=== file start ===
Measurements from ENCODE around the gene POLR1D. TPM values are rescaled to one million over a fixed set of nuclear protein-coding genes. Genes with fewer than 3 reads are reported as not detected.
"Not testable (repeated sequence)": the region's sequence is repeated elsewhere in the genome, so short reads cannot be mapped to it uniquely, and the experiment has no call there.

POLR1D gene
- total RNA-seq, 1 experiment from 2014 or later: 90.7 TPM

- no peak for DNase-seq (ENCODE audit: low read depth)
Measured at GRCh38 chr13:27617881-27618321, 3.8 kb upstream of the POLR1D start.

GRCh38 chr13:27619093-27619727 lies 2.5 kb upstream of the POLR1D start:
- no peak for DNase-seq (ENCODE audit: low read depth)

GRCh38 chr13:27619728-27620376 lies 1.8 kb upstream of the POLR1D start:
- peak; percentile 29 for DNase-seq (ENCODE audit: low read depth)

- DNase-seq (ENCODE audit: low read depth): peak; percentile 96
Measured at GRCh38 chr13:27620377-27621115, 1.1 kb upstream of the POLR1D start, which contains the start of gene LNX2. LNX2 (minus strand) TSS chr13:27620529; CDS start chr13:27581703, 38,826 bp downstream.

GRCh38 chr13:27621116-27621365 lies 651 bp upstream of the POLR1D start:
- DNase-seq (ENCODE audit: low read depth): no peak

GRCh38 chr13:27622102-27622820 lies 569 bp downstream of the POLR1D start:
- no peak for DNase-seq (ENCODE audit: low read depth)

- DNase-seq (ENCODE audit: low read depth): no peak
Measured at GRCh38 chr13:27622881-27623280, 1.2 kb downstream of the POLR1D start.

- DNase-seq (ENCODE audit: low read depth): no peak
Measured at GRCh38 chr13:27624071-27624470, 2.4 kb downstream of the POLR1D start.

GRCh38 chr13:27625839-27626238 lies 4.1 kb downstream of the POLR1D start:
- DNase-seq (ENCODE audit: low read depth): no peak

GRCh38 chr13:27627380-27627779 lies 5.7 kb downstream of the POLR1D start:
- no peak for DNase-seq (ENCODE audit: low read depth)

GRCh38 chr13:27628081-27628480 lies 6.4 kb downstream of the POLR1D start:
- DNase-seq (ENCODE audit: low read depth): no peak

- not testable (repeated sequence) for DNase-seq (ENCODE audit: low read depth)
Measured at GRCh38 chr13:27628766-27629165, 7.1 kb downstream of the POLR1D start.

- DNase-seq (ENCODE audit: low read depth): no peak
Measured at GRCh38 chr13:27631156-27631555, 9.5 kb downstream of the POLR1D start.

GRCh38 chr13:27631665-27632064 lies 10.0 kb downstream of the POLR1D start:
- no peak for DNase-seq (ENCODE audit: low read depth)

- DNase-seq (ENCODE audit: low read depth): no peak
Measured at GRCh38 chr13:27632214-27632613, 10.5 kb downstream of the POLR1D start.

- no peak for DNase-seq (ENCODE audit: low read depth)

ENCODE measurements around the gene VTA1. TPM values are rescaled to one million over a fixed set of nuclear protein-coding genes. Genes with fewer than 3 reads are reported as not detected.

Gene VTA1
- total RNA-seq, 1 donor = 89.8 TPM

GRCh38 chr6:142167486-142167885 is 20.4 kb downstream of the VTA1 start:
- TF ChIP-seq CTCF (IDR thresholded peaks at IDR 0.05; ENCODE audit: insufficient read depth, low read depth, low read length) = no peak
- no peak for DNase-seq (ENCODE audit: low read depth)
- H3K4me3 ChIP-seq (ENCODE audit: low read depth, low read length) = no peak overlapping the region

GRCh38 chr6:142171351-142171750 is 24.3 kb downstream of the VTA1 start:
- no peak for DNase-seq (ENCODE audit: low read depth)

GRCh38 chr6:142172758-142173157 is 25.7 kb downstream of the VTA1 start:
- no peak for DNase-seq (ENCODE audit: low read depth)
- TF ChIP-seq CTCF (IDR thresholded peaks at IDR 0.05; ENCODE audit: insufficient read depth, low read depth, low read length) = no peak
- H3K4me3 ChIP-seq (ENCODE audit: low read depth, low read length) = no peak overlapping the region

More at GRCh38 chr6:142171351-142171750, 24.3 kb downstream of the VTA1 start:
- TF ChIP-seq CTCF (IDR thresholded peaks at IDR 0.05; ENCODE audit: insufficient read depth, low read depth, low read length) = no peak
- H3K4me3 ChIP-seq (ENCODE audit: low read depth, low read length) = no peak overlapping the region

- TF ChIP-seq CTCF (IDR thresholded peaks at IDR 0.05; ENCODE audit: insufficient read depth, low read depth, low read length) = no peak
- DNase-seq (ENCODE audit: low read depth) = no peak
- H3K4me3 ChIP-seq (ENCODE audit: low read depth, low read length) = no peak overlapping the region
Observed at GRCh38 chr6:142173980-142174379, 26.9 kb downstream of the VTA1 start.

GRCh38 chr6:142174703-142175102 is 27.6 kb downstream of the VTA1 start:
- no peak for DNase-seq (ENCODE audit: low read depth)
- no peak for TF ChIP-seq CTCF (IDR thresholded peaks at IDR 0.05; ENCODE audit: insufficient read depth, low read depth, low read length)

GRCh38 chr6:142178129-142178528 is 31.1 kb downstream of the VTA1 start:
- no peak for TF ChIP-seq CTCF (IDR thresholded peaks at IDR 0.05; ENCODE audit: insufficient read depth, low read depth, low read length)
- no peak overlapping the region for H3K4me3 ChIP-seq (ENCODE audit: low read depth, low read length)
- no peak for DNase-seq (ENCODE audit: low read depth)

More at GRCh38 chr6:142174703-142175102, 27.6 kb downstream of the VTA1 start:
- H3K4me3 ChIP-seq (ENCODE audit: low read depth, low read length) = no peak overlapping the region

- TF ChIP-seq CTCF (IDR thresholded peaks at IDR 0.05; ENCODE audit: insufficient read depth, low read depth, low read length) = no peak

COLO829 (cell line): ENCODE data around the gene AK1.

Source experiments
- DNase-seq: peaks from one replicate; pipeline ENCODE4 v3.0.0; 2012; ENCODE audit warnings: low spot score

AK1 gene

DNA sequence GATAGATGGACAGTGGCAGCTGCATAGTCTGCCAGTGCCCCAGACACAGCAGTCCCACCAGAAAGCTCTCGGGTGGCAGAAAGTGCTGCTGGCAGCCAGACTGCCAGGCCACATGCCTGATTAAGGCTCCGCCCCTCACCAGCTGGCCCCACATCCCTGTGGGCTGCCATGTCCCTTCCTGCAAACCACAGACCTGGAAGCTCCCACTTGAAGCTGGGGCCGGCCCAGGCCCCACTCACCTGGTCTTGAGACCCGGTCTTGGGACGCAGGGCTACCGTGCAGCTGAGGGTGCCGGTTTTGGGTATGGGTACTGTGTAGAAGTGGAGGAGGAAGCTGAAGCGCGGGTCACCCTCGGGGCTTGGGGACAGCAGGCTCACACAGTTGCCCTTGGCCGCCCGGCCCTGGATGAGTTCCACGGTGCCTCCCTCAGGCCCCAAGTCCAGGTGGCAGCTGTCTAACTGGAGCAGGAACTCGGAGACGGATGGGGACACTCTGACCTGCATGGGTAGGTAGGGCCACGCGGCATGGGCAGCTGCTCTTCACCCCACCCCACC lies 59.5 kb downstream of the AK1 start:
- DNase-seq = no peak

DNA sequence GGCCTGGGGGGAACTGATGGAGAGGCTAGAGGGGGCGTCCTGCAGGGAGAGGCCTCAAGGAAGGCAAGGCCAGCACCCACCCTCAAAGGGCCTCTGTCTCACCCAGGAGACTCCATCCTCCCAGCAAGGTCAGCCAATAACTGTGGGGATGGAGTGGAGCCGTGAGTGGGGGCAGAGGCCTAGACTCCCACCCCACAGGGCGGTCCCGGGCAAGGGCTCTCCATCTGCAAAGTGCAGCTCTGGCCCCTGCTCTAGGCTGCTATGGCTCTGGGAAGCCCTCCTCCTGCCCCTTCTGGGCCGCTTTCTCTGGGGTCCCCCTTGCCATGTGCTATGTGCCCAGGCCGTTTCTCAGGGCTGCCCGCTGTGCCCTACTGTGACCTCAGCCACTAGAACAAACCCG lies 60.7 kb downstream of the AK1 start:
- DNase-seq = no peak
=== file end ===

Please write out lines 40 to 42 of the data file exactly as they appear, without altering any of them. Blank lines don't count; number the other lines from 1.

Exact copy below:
- TF ChIP-seq CTCF (IDR thresholded peaks at IDR 0.05; ENCODE audit: insufficient read depth, low read depth, low read length) = no peak
- no peak for DNase-seq (ENCODE audit: low read depth)
- H3K4me3 ChIP-seq (ENCODE audit: low read depth, low read length) = no peak overlapping the region